If the above is true, then the logical function of an organizational CoP should be to act as a nurtured 'autonomous bubble' within the wider hierarchy (thanks to pstoyko) or a counter-culture within the community. As George put it, "discussion and debate needs to occur to shape any strategy to support organizational culture."

So then why do organizations that invest so much in setting up CoPs then invest further in developing strategies to control the discourse and stifle debate that may unfold on their discussion boards? Does this not nullify the value of (and the investment made in) the organizational CoP?

For me, the answer to that comes from Chris Argyris's work on paradoxes as symptomatic of what he calls 'organizational defensive routines', which he defines as "any policy or action that prevents someone (or some system) from experiencing embarrassment or threat, and simultaneously prevents anyone from correcting the causes of the embarrassment or threat. Organizational defensive routines are anti-learning and overprotective."

The best example of an organizational defensive routine is the 'mixed message', which for Argyris contains "meanings that are simultaneously: ambiguous and clear; imprecise and precise." The inconsistencies in the mixed message are crafted by design, and are produced according to a process:
  1. Design a message that is inconsistent.

  2. Act as if the message is not inconsistent.

  3. Make the inconsistency in the message, and the act that there is no inconsistency, undiscussable.

  4. Make the undiscussability of the undiscussable also undiscussable.
As I see it, the creation of a CoP within an organization that then acts to control its discourse functions as a classic mixed message -- both soliciting and silencing alternative perspectives. Which again makes me wonder why that organization would have set up the CoP in the first place, given its aversion to potential 'threat and embarrassment'.

One obvious reason -- paradoxically -- is to try to break out of stale organizational defensive routines (or 'silos' as they are more commonly known) that take a quantifiable toll on organizational efficiency and stunt innovation. The organization thus recognizes its need for a CoP (or an 'autonomous bubble') within its hierarchical structure, in the interest of its own long-term health -- yet its culture clings to outmoded defensive routines that thwart this.

Looking back at Argyris's characterization of organizational defensive routines, it isn't difficult to draw correlations between how these shape organizational culture in much the same way that we theorize CoPs should be doing:
  1. they are taught through socialization;

  2. they are taught as strategies to deal effectively with threat and embarrassment;

  3. they are supported by the culture of the organization; and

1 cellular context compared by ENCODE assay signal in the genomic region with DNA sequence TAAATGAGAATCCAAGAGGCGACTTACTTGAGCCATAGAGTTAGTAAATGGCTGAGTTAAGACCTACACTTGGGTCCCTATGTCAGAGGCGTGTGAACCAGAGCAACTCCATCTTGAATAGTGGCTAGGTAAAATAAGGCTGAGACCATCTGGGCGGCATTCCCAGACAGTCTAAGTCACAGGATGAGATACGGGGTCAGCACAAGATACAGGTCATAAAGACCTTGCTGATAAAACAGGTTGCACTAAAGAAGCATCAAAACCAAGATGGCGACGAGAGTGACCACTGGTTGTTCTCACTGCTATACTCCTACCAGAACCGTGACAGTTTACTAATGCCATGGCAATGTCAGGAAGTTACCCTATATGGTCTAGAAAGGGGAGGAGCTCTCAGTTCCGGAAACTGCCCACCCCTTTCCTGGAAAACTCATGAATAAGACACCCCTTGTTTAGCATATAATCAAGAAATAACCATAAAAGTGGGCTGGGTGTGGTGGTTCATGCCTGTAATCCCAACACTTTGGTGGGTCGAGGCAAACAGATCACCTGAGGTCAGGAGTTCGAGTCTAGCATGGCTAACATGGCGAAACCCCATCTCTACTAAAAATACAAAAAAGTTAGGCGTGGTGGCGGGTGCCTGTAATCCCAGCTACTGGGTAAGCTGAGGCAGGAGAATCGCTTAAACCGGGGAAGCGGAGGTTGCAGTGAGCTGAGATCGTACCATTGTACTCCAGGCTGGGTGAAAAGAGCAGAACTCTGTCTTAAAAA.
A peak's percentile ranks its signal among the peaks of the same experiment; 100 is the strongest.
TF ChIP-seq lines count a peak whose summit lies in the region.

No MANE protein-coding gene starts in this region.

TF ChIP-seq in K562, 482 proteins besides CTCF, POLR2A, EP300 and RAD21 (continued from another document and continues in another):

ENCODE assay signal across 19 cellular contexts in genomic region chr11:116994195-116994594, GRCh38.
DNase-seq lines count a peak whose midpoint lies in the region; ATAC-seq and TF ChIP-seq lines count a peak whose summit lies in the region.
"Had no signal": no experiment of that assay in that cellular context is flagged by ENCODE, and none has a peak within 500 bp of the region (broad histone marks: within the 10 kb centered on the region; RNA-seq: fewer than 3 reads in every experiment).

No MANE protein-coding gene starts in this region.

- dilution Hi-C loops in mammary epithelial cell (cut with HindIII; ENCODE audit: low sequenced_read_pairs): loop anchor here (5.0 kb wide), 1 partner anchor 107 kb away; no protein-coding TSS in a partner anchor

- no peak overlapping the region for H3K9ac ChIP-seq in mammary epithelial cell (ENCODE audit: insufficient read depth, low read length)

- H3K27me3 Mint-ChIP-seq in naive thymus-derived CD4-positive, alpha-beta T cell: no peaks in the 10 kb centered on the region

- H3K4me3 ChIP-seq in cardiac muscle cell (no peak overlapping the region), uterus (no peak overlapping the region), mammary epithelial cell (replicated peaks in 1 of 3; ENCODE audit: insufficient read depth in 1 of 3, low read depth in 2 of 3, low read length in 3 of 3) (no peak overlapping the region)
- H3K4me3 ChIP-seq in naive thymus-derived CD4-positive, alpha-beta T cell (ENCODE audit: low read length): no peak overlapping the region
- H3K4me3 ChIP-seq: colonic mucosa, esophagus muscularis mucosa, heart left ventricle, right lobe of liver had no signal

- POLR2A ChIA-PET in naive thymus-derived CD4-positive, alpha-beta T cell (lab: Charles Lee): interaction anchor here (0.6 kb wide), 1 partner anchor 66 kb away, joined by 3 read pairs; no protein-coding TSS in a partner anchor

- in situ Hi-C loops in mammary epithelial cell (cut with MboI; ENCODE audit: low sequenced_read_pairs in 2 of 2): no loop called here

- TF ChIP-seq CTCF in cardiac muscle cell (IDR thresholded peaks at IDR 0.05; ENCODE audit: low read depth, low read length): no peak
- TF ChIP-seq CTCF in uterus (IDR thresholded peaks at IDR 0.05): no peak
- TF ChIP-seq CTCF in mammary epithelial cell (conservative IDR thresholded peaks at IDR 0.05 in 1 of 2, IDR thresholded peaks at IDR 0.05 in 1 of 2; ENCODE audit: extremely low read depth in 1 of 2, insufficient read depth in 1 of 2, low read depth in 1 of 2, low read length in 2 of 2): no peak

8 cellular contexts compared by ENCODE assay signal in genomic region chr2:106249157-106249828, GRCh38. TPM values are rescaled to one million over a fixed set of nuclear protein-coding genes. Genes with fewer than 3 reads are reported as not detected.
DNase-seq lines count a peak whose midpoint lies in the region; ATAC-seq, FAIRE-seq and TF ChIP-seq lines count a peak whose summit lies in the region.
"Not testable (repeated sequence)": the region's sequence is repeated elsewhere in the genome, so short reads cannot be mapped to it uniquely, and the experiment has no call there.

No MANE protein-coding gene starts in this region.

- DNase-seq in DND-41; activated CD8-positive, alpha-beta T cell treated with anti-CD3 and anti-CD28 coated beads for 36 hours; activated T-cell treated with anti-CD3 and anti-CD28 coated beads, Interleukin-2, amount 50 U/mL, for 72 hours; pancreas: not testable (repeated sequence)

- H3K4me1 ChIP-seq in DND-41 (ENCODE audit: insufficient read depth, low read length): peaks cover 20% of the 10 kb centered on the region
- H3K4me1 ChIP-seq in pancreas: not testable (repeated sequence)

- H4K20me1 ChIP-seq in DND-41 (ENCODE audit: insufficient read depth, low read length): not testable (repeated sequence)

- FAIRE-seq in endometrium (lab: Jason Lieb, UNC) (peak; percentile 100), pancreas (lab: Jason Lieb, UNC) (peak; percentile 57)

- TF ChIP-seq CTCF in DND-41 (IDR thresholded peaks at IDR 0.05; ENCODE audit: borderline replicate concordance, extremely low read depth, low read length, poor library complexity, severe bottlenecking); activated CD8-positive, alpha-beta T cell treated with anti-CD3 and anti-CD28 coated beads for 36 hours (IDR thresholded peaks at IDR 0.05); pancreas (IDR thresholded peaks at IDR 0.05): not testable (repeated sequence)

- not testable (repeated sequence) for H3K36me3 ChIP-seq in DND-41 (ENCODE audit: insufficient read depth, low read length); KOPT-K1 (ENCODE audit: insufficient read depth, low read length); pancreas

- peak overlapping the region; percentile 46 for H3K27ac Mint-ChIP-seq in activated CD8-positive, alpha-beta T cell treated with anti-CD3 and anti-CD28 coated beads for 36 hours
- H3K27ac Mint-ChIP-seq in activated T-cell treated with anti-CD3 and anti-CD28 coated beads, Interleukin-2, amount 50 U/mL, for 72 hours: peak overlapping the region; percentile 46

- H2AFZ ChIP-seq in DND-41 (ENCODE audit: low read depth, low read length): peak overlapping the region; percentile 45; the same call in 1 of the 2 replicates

4. they exist over time even though the individuals (with different psychological defensive routines) move in and out of the organization.
As such, it could be argued that the organization, as a community of practice, already possesses the means (and motivation) necessary to shape its own culture -- it simply needs to learn how to (consciously, constantly) come to a balance between its defensive routines and its risk-taking behaviour, something that Argyris would refer to as 'double-loop learning'.

And that balance, to come back to George's talk, will be determined by context. An organization in rapidly changing and uncertain contexts may need to be both more defensive and more risk-taking, but in different ways and to differing degrees -- as the situation warrants. Its ability to sense changes in signals from its own environment (both internal and external), therefore, and to then adapt accordingly becomes increasingly significant.

With each organization living out its own history in its own contexts, each will need to be able assess its unique environment and respond uniquely -- rather than applying what George called "cut-and-paste template organizational solutions." This is where on-the-ground perspectives become important and where the organization can leverage real value from its communities to both foster and strike an effective balance between competing discourses in its current context.

In practice, however, "there is nothing so rare in corporate learning as considered contextual approaches to problems," according to George. "It's surprising how rarely balance is achieved," and, in his view, "this is the reason so many initiatives fail" -- which should perhaps be seen as the real threat and embarrassment.

As it currently stands, then, learning organizations need to be taught how to learn socially by considering alternative perspectives and practices and by applying a little meta-cognition to their own development -- the same things they ask of their learners.

To put all of this in another context -- or perhaps to push it towards another state of imbalance -- below is a paradoxical and (therefore) enlightening exposé on The Uniqueness of Human Beings, delivered by neurobiologist Robert Sapolsky to the graduating class at Stanford University in 2009.